Named Function Expressions and the IE dilemma

Every once in a while I come across the following syntax:

(function f(){})();         // instead of: (function (){})();

var x = (function y(){})(); // instead of: var x = (function (){})();

var z = function w(){};     // instead of: var z = function (){};

All of the above are examples of Named Function Expressions (NFEs), that is, they are Function Expressions with an identifier (f, y, and w respectively).

NFEs differ from their nameless counterparts in two ways: (1) they provide you visibility on the callstack during debugging, and (2) they give you the ability to recurse via the inner scope:

(function f(){
  // Recurse on f
  f();
})();

Both of these points are quite helpful. However, there's a few problems with NFEs in certain browsers. For the purpose of this article, I'll deal with IE <= 8.

Problems

1. The function expression identifier leaks into the enclosing scope

(function f(){})();
typeof f; // 'function'

var x = function y(){};
typeof y; // 'function'

According to the specifications, the identifier of NFEs should only be available to its inner scope. However, in IE <= 8, it's available to the outer scope. Aside from leaks, it's dangerous and a debugging nightmare as it now pollutes another scope.

2. NFEs are treated as both function declarations and function expressions

typeof g; // --> 'function'
var f = function g(){};

In IE, the function declaration is hoisted to the top of the scope, thus giving you access to the declared function well before the assignment. Aside from completely violating ECMAscript specifications, it's also dangerous as you can potentially invoke functions which were never meant to exist.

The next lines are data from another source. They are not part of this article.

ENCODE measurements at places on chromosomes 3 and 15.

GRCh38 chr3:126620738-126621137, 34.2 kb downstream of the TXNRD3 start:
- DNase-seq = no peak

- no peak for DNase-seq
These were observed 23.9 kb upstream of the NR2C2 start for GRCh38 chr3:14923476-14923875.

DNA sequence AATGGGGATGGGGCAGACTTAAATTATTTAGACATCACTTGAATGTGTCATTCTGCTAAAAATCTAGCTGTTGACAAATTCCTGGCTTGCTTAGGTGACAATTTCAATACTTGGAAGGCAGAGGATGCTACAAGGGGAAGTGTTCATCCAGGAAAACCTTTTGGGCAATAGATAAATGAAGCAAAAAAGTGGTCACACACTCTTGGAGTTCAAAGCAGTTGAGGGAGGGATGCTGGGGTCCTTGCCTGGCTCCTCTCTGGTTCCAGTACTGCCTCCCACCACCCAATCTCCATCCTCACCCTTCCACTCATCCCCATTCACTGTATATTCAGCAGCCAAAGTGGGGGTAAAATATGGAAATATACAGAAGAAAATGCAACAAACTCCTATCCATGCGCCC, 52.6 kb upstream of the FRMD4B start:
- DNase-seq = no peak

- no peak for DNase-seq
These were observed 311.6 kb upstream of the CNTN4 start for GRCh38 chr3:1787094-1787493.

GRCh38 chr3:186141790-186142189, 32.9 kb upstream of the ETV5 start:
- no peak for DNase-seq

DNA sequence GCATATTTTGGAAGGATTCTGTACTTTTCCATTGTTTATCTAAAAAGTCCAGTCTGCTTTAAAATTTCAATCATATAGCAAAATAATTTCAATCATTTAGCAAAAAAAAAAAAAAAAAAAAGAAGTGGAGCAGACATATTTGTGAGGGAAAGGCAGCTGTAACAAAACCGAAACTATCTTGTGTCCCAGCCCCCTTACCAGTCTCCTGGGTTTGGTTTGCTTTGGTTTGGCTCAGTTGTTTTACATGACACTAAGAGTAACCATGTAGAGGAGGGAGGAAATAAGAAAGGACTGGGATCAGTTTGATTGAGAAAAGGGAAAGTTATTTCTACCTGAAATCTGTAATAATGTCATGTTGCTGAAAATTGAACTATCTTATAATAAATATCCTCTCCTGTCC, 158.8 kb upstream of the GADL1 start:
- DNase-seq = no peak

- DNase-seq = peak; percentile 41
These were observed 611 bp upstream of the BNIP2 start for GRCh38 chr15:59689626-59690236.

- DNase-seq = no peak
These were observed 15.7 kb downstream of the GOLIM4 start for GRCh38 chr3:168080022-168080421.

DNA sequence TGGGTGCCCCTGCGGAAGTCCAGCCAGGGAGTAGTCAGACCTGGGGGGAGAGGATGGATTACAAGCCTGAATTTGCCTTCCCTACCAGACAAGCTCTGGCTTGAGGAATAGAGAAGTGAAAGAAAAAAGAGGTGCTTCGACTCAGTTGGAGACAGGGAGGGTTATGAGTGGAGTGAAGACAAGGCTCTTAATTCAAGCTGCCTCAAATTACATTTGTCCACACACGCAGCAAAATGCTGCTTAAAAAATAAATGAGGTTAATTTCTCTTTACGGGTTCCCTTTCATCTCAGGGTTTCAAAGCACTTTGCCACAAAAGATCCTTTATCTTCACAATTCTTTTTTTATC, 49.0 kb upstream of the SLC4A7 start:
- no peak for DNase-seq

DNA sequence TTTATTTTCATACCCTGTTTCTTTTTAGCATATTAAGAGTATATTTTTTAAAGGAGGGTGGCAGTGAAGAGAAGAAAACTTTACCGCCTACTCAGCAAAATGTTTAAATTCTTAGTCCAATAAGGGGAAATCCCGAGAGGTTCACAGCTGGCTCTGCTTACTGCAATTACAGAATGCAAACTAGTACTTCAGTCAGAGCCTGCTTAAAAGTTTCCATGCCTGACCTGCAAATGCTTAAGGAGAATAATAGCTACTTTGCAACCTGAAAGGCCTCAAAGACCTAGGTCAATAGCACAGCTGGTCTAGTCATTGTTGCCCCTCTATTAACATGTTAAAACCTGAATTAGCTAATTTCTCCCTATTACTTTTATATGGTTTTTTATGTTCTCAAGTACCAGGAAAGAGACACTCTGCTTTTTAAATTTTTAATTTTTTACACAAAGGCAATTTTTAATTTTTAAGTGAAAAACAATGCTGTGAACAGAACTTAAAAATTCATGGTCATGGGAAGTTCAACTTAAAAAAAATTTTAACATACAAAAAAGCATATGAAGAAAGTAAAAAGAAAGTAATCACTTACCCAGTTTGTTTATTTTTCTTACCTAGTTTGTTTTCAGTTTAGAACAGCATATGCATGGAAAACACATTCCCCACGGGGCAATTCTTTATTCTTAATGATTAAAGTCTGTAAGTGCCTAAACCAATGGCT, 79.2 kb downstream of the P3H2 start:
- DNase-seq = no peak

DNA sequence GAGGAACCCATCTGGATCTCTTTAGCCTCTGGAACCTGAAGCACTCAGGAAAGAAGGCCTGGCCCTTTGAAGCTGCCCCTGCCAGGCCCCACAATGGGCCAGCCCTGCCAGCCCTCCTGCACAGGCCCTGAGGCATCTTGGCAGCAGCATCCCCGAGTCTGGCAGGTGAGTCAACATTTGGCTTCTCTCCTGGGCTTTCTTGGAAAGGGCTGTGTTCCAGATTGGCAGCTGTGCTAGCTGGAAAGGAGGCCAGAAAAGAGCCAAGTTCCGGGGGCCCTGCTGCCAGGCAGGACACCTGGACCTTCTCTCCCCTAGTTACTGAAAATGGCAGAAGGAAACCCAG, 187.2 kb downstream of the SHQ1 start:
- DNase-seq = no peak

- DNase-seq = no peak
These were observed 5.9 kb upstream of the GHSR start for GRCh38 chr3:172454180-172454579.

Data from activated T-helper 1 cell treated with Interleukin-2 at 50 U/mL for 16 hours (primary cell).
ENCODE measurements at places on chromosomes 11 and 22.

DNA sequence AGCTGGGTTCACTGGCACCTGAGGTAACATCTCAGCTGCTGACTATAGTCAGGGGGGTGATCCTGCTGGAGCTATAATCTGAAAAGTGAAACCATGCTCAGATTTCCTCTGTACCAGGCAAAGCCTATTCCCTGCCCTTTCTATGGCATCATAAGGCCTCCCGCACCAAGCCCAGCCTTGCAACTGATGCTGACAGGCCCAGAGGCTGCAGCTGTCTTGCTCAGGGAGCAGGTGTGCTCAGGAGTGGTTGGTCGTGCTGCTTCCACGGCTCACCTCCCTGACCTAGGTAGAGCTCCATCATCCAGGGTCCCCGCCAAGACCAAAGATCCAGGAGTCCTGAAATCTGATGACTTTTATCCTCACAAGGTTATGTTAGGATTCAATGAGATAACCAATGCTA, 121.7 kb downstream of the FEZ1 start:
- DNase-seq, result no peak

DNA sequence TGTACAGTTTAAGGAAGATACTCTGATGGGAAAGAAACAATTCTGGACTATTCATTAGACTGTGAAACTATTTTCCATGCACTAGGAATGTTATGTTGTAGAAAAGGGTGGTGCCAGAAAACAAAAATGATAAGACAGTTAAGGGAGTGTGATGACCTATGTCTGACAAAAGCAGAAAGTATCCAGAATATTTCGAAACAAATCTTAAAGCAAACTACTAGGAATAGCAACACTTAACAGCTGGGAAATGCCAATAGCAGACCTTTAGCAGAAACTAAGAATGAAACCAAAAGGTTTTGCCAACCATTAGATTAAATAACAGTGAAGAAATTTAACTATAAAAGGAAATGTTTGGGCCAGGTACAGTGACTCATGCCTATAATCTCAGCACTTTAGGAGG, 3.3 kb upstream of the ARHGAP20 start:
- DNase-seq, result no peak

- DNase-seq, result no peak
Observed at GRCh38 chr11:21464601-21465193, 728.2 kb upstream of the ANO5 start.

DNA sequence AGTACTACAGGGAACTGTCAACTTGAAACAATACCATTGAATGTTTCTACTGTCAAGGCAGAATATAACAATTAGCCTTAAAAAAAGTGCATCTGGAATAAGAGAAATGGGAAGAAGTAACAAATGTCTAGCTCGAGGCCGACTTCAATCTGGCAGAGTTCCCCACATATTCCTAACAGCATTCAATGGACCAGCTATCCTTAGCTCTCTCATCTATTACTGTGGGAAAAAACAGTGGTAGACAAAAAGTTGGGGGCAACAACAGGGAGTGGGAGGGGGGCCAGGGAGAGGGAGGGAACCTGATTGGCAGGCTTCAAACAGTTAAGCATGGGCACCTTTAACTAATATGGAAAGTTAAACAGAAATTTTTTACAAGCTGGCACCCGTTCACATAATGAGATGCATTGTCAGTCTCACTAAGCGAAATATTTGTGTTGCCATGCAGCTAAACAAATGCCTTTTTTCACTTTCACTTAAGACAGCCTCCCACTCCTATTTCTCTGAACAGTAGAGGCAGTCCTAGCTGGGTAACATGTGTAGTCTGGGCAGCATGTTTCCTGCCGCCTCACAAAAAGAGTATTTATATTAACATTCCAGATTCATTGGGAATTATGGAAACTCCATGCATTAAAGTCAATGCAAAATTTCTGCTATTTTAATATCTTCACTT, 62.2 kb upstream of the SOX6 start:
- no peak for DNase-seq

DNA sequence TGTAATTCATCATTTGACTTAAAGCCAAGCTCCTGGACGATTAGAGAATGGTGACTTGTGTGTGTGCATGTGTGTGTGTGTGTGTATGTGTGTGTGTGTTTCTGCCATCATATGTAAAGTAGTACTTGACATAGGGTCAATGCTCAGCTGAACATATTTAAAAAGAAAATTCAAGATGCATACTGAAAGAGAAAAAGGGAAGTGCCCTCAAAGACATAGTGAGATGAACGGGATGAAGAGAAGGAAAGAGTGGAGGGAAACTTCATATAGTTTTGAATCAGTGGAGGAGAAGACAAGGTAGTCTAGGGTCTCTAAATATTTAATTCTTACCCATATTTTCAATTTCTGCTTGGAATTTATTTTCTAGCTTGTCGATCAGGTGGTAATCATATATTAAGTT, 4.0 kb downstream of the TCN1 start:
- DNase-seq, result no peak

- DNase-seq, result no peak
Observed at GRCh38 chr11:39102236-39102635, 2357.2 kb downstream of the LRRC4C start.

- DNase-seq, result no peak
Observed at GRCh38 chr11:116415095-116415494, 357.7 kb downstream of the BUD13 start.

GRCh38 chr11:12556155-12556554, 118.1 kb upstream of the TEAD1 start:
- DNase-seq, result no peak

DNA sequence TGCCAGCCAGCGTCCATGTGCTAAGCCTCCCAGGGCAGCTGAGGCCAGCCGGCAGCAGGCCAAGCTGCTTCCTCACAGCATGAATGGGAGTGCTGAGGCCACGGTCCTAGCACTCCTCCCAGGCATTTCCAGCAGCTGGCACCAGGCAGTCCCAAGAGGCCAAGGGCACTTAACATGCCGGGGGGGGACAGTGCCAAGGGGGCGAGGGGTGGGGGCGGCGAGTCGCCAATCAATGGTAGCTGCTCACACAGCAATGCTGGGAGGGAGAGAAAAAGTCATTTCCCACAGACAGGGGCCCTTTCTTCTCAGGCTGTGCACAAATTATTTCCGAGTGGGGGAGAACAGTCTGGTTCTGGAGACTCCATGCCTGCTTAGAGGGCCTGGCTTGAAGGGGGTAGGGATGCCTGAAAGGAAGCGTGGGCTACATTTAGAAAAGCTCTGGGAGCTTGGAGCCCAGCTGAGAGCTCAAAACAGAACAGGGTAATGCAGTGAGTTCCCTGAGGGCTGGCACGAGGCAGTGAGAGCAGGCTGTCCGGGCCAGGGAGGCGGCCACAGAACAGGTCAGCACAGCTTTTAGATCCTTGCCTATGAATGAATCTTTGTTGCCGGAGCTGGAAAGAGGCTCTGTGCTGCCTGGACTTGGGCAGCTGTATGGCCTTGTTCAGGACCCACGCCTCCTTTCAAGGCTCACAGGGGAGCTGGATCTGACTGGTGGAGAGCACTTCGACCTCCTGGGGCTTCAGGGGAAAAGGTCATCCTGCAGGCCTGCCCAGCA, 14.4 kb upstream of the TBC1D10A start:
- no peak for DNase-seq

3. NFEs create two distinct objects

var f = function g(){};
f === g; // --> false

Oddly enough, IE creates two distinct objects in memory. Augmenting one won't augment the other. Similarly, setting f to null or undefined will not make the same changes to g (or vice-versa); therefore, if memory consuption is an issue, you'd have to explicitly break reference to both functions in order for IE's Garbage Collection to free-up resources.

4. Function declarations are parsed sequentially, regardless of block execution

var f = function g() {
  return true;
};
if (false) {
  // But.. this should never execute?
  f = function g(){
    return false;
  };
}
// Oh yes it does…
g(); // --> false

Well, it's obvious why that's bad. If you're going to set the value of a variable, conditionally, to a function; the function declared last will win. Of course, part of the problem is that we're attempting to use g instead of f, which is clearly bad programming practice.


Resources

  1. ECMAScript Language Specification - Function Definition
  2. MDN - Function